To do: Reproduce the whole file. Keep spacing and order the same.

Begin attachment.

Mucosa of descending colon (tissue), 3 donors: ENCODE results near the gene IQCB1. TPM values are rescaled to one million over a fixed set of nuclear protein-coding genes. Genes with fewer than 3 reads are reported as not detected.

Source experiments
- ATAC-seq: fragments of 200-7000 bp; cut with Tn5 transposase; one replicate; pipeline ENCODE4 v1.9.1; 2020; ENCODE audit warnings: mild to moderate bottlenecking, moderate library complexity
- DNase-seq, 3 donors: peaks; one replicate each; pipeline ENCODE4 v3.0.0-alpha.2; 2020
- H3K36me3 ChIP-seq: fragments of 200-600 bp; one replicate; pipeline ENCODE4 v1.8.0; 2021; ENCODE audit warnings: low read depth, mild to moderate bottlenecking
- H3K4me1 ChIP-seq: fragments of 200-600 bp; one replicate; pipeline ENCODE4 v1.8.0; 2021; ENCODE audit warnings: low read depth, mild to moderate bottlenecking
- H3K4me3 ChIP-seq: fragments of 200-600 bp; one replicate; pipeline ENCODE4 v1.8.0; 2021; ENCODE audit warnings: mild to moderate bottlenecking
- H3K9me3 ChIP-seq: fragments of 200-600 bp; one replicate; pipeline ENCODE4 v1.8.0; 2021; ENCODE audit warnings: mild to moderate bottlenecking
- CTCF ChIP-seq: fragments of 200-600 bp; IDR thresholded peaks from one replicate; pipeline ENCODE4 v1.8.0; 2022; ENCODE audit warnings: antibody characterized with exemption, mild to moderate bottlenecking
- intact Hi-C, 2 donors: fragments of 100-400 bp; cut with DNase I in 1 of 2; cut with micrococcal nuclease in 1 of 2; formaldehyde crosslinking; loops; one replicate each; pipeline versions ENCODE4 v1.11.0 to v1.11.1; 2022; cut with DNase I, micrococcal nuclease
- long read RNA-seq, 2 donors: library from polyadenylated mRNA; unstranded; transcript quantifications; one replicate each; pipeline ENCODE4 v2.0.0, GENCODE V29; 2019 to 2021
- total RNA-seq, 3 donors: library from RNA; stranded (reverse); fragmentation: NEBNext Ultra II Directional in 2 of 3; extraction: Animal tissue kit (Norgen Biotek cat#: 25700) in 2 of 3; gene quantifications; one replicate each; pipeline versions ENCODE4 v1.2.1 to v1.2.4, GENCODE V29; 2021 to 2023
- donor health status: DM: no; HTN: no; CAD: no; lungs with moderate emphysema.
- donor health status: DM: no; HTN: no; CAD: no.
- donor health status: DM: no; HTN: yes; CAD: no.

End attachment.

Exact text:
Mucosa of descending colon (tissue), 3 donors: ENCODE results near the gene IQCB1. TPM values are rescaled to one million over a fixed set of nuclear protein-coding genes. Genes with fewer than 3 reads are reported as not detected.

Source experiments
- ATAC-seq: fragments of 200-7000 bp; cut with Tn5 transposase; one replicate; pipeline ENCODE4 v1.9.1; 2020; ENCODE audit warnings: mild to moderate bottlenecking, moderate library complexity
- DNase-seq, 3 donors: peaks; one replicate each; pipeline ENCODE4 v3.0.0-alpha.2; 2020
- H3K36me3 ChIP-seq: fragments of 200-600 bp; one replicate; pipeline ENCODE4 v1.8.0; 2021; ENCODE audit warnings: low read depth, mild to moderate bottlenecking
- H3K4me1 ChIP-seq: fragments of 200-600 bp; one replicate; pipeline ENCODE4 v1.8.0; 2021; ENCODE audit warnings: low read depth, mild to moderate bottlenecking
- H3K4me3 ChIP-seq: fragments of 200-600 bp; one replicate; pipeline ENCODE4 v1.8.0; 2021; ENCODE audit warnings: mild to moderate bottlenecking
- H3K9me3 ChIP-seq: fragments of 200-600 bp; one replicate; pipeline ENCODE4 v1.8.0; 2021; ENCODE audit warnings: mild to moderate bottlenecking
- CTCF ChIP-seq: fragments of 200-600 bp; IDR thresholded peaks from one replicate; pipeline ENCODE4 v1.8.0; 2022; ENCODE audit warnings: antibody characterized with exemption, mild to moderate bottlenecking
- intact Hi-C, 2 donors: fragments of 100-400 bp; cut with DNase I in 1 of 2; cut with micrococcal nuclease in 1 of 2; formaldehyde crosslinking; loops; one replicate each; pipeline versions ENCODE4 v1.11.0 to v1.11.1; 2022; cut with DNase I, micrococcal nuclease
- long read RNA-seq, 2 donors: library from polyadenylated mRNA; unstranded; transcript quantifications; one replicate each; pipeline ENCODE4 v2.0.0, GENCODE V29; 2019 to 2021
- total RNA-seq, 3 donors: library from RNA; stranded (reverse); fragmentation: NEBNext Ultra II Directional in 2 of 3; extraction: Animal tissue kit (Norgen Biotek cat#: 25700) in 2 of 3; gene quantifications; one replicate each; pipeline versions ENCODE4 v1.2.1 to v1.2.4, GENCODE V29; 2021 to 2023
- donor health status: DM: no; HTN: no; CAD: no; lungs with moderate emphysema.
- donor health status: DM: no; HTN: no; CAD: no.
- donor health status: DM: no; HTN: yes; CAD: no.